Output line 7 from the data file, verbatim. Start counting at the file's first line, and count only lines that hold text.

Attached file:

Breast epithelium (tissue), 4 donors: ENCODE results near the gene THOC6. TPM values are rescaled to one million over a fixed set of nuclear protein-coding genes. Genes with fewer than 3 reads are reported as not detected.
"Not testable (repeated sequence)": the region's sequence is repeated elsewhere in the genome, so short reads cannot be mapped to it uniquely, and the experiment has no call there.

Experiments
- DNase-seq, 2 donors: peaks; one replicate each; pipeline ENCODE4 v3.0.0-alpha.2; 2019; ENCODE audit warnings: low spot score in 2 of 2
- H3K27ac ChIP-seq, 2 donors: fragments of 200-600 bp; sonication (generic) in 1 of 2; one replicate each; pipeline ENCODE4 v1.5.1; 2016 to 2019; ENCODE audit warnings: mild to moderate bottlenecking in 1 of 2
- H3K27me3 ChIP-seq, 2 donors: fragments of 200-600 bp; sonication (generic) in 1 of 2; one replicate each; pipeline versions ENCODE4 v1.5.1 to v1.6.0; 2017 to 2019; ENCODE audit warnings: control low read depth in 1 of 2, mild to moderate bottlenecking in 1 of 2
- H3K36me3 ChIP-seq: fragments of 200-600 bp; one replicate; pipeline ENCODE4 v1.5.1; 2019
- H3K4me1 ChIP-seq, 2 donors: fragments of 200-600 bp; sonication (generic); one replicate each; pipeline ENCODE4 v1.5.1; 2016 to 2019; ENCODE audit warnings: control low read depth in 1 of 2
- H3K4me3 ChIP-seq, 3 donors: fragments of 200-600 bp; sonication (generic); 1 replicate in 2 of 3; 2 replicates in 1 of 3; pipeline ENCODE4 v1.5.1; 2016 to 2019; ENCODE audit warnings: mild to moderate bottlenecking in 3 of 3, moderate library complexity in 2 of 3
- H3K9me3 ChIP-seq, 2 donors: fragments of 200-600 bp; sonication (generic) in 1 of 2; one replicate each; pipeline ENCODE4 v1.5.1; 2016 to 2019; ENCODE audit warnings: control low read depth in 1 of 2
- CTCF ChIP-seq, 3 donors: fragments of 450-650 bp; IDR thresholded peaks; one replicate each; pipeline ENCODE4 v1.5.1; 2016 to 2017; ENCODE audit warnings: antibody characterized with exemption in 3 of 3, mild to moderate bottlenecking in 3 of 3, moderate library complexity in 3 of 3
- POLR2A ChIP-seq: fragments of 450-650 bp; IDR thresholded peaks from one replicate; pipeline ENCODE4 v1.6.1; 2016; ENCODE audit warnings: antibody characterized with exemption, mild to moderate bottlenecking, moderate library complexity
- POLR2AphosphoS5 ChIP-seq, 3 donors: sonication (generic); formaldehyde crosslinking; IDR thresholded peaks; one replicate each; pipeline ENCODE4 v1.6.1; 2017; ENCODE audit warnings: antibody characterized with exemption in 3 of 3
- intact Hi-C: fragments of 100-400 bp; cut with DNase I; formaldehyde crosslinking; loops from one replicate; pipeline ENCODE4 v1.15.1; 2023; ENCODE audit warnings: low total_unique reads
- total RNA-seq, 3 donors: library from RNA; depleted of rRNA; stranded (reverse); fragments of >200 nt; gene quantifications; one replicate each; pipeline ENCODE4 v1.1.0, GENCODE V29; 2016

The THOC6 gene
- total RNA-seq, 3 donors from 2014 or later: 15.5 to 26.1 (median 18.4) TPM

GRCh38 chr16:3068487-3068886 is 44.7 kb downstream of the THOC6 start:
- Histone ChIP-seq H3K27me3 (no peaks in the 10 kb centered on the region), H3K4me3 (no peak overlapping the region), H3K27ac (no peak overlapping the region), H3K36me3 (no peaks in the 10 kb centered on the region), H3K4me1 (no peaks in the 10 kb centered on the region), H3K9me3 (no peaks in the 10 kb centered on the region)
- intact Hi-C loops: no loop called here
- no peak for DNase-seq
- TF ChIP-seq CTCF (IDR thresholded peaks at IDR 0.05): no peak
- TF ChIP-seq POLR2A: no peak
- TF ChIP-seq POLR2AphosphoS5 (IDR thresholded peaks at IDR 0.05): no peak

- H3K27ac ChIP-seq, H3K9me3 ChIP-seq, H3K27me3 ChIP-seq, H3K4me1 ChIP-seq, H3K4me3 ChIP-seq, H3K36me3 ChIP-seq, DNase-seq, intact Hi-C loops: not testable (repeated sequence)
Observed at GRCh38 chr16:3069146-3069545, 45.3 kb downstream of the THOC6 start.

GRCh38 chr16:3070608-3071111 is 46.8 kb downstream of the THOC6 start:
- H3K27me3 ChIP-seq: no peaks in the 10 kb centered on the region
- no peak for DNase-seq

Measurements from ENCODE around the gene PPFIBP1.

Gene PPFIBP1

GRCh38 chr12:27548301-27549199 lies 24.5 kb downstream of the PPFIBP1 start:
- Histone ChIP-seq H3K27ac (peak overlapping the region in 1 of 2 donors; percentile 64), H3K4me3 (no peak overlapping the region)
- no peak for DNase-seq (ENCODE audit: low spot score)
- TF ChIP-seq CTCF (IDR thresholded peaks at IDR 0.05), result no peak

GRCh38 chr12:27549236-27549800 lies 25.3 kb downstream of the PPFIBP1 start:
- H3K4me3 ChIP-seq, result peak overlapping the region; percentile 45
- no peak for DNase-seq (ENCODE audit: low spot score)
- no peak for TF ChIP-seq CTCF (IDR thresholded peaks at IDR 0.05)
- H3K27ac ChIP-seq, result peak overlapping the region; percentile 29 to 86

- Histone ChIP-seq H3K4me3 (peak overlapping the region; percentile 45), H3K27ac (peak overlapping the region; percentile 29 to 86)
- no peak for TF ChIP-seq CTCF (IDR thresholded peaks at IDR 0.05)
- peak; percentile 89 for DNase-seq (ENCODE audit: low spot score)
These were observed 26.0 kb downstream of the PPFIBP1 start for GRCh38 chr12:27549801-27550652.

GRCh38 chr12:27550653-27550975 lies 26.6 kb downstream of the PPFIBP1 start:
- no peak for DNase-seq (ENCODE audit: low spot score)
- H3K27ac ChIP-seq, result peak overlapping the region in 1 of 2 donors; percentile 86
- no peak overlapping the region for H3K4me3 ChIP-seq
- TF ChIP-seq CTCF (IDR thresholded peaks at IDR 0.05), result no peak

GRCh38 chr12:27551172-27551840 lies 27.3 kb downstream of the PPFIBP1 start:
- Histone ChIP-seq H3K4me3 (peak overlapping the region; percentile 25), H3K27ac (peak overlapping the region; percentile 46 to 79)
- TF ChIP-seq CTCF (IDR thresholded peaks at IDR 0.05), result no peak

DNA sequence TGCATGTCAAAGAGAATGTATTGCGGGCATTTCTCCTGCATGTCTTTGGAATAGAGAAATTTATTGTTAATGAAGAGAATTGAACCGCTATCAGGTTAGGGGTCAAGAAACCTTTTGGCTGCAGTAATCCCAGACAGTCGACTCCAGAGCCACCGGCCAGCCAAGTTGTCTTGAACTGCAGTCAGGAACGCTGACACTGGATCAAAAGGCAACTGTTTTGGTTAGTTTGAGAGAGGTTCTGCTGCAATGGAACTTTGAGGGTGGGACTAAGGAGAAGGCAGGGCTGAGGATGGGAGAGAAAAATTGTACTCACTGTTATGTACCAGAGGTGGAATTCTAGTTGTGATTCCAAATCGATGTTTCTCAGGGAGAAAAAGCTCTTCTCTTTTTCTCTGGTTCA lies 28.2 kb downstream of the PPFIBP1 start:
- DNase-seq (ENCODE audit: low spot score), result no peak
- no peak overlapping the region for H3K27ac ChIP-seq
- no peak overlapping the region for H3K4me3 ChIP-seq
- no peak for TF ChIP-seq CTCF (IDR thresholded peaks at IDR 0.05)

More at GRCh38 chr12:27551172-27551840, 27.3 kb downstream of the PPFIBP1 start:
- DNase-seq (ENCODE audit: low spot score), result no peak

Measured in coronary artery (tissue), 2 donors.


- H3K36me3 ChIP-seq: fragments of 200-600 bp; one replicate; pipeline ENCODE4 v1.5.1; 2019